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Thursday, May 07, 2015

Painting A Target

If you haven’t read it, Bernie’s previous post on this subject, Reading the Tea Leaves, may be found here.

There remains among many the rosy view that life for the church in North America will continue as it seemingly always has done. There certainly was a time in the not-too-distant past in which church attendance was commonplace, prayer at schools or before city council meetings was far from unusual and the public square welcomed, if not encouraged, Christian ideals and ideas. In those days, only a generation or so ago, a politician was respected for his or her beliefs rather than derided. Today — in Ontario at least — the political litmus test for a candidate is whether or not they marched in the last Gay Pride parade.

It isn’t even worth discussing what happened or why it happened — but those halcyon days where faith and unbelief could co-exist peacefully are very much gone.

Freedom from Religion

In 2015, true Christian belief essentially disqualifies any political office seeker. The noble concept of freedom of religion has been successfully conflated with the secularist’s dream of freedom from religion. Virtually any public display of Christian faith is met with virulent opposition and eventually shut down. The familiar scenes have played out again and again in the public school system, post-secondary education, political institutions and in the business world. The examples of aggression in the public square toward the expression of Christian values are multiple and repeated.

I take all the above as a given but if someone’s of a mind to argue, feel free; that’s what the comment button is there for. The premise of an antagonistic society is my starting point. Here’s the upshot:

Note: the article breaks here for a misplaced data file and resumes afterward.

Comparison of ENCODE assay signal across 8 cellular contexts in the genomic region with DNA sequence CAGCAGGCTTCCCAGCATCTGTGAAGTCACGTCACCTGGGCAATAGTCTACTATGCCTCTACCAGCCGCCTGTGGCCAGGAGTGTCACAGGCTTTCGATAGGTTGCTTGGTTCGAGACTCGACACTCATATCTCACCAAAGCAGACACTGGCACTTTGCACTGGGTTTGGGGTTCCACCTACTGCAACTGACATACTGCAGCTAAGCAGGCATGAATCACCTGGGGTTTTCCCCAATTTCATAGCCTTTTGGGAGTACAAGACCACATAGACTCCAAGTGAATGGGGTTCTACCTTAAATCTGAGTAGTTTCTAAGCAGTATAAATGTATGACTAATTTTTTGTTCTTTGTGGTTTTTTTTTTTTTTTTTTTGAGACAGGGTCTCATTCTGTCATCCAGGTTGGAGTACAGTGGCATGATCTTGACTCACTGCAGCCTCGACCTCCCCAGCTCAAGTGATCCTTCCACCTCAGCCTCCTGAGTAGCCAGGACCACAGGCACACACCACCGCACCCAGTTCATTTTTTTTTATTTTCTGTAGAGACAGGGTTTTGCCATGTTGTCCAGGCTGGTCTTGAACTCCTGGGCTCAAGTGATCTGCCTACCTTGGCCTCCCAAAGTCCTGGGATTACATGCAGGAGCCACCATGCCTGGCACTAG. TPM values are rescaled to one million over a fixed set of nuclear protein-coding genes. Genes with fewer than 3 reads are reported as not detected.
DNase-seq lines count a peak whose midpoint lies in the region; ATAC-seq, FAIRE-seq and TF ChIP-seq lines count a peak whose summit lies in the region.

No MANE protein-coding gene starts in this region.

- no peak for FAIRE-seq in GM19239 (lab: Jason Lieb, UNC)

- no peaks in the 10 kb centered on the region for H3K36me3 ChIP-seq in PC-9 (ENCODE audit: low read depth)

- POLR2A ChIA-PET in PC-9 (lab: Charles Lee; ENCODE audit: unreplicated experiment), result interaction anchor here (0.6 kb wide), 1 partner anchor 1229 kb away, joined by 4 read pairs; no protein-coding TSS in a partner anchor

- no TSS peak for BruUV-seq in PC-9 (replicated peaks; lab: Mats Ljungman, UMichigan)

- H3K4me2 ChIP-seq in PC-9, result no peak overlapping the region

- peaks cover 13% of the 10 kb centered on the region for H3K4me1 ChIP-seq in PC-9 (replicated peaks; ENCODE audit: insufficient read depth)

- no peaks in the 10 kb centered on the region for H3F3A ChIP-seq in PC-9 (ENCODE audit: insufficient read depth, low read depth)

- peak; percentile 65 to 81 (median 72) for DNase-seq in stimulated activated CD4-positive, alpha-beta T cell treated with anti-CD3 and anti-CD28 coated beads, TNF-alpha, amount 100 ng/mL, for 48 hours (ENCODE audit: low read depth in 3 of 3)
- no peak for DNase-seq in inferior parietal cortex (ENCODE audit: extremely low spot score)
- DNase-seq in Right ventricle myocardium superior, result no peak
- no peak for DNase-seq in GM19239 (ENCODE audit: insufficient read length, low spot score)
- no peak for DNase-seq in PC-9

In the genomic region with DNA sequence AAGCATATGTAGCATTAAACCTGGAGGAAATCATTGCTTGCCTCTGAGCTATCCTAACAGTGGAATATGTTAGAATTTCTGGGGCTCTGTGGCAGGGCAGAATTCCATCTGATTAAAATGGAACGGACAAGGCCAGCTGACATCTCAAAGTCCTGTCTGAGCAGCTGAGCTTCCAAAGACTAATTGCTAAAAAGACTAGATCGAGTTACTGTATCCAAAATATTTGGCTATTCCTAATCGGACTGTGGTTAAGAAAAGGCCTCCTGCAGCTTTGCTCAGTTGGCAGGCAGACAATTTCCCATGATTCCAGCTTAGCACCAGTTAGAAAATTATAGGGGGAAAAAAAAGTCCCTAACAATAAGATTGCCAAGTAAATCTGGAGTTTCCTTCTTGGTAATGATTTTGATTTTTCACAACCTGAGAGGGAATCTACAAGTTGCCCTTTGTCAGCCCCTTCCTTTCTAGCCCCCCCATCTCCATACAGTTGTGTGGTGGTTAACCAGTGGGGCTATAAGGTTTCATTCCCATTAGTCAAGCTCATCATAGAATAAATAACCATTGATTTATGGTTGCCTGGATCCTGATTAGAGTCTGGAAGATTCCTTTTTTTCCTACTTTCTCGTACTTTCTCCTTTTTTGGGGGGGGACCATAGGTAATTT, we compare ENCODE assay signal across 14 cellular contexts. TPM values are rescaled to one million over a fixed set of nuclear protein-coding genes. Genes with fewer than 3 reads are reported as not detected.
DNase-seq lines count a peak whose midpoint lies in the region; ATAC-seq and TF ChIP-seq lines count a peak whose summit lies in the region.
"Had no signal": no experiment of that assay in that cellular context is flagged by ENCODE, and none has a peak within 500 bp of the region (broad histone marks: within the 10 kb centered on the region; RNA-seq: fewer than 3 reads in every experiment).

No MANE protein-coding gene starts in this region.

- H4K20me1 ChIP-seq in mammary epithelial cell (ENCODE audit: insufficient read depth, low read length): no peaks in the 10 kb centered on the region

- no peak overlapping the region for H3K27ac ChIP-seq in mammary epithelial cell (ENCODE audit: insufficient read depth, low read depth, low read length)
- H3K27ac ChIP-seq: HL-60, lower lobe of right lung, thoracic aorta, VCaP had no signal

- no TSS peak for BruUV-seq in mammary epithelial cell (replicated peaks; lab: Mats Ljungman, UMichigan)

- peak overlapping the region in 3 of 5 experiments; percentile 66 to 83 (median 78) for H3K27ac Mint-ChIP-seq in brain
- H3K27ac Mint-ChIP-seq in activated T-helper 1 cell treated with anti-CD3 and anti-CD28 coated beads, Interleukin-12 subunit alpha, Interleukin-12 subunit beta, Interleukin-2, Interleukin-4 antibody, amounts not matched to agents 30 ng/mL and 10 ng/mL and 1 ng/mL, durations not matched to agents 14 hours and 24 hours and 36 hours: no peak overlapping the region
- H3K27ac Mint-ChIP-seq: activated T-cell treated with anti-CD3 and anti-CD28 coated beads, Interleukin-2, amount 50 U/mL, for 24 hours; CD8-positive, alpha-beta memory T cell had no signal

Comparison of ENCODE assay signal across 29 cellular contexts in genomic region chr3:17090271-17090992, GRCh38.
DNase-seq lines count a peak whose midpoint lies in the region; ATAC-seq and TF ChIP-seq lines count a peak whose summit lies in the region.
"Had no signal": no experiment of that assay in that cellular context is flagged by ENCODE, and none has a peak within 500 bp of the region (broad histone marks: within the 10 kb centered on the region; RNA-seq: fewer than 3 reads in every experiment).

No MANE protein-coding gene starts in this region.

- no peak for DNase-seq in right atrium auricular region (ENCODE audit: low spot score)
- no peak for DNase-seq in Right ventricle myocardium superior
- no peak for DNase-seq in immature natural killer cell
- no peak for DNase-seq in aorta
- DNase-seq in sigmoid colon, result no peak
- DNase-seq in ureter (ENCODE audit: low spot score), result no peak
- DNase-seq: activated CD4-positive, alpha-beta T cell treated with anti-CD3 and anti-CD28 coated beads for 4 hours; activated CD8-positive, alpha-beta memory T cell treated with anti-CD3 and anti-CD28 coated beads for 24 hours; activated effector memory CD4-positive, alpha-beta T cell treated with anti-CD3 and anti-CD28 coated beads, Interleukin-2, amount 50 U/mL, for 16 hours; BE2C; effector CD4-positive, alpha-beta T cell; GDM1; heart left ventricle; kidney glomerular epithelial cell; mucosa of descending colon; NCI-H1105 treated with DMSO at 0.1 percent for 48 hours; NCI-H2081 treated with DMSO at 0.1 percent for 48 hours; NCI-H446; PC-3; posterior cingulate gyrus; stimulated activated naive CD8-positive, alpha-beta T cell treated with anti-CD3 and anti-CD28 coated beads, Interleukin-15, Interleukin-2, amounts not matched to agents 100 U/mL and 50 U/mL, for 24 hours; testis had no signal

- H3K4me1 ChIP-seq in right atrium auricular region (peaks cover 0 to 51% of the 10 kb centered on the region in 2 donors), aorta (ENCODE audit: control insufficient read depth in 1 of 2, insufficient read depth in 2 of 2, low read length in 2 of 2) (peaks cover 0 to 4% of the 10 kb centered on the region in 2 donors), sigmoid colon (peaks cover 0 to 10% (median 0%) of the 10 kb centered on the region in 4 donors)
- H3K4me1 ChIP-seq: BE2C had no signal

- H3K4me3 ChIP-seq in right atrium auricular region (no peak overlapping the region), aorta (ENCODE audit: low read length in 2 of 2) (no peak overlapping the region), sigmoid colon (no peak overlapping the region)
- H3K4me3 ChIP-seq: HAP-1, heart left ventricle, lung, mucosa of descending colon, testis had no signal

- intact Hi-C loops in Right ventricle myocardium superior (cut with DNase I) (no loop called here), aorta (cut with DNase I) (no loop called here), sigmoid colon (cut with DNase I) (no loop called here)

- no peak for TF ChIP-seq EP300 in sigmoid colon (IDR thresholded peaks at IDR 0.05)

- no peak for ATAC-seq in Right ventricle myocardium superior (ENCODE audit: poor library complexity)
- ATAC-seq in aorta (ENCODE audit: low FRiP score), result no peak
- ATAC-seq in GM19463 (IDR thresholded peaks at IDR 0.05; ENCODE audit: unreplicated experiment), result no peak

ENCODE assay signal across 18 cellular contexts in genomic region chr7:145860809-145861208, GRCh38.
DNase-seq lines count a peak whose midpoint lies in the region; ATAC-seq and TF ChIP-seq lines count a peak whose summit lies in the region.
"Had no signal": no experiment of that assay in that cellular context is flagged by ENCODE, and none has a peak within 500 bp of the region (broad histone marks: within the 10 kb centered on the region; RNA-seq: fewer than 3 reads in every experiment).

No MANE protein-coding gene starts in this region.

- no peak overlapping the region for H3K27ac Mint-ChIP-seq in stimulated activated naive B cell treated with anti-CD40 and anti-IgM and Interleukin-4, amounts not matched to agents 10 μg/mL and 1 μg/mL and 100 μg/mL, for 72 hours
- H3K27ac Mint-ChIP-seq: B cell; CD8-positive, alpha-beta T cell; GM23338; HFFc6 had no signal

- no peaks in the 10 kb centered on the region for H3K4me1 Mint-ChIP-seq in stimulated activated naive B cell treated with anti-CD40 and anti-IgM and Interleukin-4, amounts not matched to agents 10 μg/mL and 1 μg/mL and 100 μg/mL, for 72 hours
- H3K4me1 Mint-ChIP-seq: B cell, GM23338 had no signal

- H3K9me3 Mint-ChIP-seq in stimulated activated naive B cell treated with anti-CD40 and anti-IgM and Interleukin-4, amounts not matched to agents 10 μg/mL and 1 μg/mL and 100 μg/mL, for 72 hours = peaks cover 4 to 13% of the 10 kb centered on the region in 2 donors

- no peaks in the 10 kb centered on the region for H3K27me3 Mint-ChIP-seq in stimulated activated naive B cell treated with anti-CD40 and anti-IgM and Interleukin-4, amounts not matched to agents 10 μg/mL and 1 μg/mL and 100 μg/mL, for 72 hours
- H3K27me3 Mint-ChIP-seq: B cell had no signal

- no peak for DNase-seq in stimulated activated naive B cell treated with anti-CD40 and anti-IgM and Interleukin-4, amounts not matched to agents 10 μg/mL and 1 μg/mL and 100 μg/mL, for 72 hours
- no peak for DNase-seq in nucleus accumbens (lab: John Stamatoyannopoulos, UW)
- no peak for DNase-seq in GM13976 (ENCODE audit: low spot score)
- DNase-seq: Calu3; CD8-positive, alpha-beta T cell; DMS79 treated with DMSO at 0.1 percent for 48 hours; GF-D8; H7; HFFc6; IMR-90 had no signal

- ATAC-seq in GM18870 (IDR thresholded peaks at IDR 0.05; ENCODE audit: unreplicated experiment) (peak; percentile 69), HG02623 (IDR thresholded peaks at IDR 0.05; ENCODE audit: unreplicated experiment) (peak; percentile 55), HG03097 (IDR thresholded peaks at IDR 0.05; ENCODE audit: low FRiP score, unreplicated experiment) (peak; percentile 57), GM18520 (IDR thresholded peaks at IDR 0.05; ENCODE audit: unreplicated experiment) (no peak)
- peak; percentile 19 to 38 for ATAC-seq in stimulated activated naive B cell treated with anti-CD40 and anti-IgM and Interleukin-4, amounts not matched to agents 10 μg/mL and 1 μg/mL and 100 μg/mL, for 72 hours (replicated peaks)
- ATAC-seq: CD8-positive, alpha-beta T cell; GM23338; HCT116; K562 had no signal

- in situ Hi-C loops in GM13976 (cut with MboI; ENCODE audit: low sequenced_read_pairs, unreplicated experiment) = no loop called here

It would be foolish to ignore the signs of what is to come. The respect Christianity seemingly had for a time has long ago turned to indifference and today is expressed as outright opposition. The next step is persecution. Make no mistake — it’s coming and coming soon to a city near you. Peter promised it and, as Christians of this generation, we’ll have the privilege and opportunity of living it out in the days ahead.

A Simple Illustration

When you can feel the raindrops hitting your skin and the sky overhead is an unbroken and ill-portending shade of gray, it requires no particular gift of prophecy to say “we should get indoors unless we want to get soaked”. So I claim no gift of prophecy whatsoever but it really doesn’t require one to say this:

·         The coercive public media will increasingly be used to shame, disarm and discourage specifically Christian expression.

·         The legal instruments of government will increasingly be used as tools to shut down, silence and eliminate specifically Christian beliefs.

·         The force and authority of the judicial system will increasingly be used to punish, imprison and ‘re-educate’ specifically Christians. 

It is more important now than it has been to live out Christ’s instruction that we are to be wise as serpents and harmless as doves — perhaps with an increased emphasis on the “wise” bit. 

Wise as Serpents

What does Christian wisdom mean in this context? I humbly submit it means at least the following:

Corporately, we ought to use the buildings we have. Use them well, fill them often and enjoy the time we have in them. But I wouldn’t suggest we spend a penny of the Lord’s resources on building any more of them, because we won’t keep them much longer. Not in North America anyway. We cannot keep our buildings without real and faithless compromises we cannot afford. Faithful Christians will shortly be driven out of public buildings if they remain consistent with biblical teaching on women’s roles, homosexuality and sin.